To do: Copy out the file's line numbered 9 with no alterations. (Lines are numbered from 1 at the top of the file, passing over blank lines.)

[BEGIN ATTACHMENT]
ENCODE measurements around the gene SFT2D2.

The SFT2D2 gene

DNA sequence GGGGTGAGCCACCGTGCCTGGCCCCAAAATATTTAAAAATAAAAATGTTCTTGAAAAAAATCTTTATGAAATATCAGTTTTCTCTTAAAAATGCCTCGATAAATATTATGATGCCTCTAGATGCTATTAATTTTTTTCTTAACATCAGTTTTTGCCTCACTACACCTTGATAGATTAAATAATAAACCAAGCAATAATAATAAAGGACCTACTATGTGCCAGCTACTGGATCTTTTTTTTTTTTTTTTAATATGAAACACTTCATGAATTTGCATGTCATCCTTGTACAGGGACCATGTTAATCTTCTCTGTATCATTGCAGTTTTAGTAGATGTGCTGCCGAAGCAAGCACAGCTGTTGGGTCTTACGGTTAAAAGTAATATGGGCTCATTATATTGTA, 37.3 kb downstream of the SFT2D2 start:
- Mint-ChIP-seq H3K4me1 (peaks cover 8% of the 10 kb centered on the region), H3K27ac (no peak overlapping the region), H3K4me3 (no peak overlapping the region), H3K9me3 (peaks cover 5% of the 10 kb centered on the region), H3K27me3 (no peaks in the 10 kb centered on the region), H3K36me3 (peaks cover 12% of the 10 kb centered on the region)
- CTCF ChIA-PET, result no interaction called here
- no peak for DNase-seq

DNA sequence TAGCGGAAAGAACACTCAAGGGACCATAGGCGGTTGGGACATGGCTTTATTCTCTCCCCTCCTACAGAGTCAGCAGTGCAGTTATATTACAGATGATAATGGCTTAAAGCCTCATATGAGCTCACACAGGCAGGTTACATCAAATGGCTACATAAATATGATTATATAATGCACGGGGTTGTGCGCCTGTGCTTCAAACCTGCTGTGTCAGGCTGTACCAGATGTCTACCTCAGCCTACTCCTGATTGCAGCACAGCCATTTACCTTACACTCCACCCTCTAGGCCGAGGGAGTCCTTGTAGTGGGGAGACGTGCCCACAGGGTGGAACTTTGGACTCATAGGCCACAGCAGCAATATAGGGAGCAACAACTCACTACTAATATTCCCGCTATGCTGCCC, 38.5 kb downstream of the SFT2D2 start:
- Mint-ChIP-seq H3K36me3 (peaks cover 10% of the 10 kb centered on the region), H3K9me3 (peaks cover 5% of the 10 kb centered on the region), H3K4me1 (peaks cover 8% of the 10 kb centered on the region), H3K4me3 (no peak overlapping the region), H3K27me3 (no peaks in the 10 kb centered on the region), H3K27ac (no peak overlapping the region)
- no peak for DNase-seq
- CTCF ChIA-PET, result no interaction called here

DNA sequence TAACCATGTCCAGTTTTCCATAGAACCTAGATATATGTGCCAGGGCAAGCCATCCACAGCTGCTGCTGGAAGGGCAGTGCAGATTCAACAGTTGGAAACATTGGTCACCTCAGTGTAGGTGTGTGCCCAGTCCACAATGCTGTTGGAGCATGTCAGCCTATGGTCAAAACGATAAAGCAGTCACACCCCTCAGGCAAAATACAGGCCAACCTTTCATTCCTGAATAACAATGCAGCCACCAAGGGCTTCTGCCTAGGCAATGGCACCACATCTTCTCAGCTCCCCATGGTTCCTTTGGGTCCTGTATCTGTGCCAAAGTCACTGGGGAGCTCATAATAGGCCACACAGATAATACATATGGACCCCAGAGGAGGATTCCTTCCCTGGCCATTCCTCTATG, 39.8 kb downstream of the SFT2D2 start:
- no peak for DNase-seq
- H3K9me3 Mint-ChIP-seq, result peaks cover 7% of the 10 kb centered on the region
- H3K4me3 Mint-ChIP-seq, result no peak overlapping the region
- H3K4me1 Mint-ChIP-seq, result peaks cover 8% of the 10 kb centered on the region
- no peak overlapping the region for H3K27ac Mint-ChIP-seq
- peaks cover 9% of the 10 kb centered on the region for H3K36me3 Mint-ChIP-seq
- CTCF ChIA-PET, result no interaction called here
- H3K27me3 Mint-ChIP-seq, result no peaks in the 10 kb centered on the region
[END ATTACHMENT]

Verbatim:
- no peak for DNase-seq